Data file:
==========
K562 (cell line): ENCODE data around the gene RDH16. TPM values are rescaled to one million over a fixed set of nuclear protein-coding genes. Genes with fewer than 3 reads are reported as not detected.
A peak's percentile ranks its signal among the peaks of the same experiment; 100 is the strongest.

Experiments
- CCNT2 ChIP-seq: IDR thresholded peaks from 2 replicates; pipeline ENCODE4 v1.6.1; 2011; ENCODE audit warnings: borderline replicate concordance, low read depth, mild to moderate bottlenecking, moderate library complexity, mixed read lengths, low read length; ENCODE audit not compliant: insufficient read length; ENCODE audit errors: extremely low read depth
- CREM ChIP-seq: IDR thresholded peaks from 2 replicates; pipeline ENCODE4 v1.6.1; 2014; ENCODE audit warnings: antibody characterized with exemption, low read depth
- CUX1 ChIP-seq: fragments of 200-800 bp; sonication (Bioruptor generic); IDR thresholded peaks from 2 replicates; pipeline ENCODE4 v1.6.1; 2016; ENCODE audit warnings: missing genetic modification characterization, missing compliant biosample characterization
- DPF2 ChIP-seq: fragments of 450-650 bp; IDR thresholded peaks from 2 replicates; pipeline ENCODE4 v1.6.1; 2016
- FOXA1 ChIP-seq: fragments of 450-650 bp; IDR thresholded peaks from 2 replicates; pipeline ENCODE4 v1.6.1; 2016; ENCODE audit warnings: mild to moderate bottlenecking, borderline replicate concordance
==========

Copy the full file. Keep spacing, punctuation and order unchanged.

K562 (cell line): ENCODE data around the gene RDH16. TPM values are rescaled to one million over a fixed set of nuclear protein-coding genes. Genes with fewer than 3 reads are reported as not detected.
A peak's percentile ranks its signal among the peaks of the same experiment; 100 is the strongest.

Experiments
- CCNT2 ChIP-seq: IDR thresholded peaks from 2 replicates; pipeline ENCODE4 v1.6.1; 2011; ENCODE audit warnings: borderline replicate concordance, low read depth, mild to moderate bottlenecking, moderate library complexity, mixed read lengths, low read length; ENCODE audit not compliant: insufficient read length; ENCODE audit errors: extremely low read depth
- CREM ChIP-seq: IDR thresholded peaks from 2 replicates; pipeline ENCODE4 v1.6.1; 2014; ENCODE audit warnings: antibody characterized with exemption, low read depth
- CUX1 ChIP-seq: fragments of 200-800 bp; sonication (Bioruptor generic); IDR thresholded peaks from 2 replicates; pipeline ENCODE4 v1.6.1; 2016; ENCODE audit warnings: missing genetic modification characterization, missing compliant biosample characterization
- DPF2 ChIP-seq: fragments of 450-650 bp; IDR thresholded peaks from 2 replicates; pipeline ENCODE4 v1.6.1; 2016
- FOXA1 ChIP-seq: fragments of 450-650 bp; IDR thresholded peaks from 2 replicates; pipeline ENCODE4 v1.6.1; 2016; ENCODE audit warnings: mild to moderate bottlenecking, borderline replicate concordance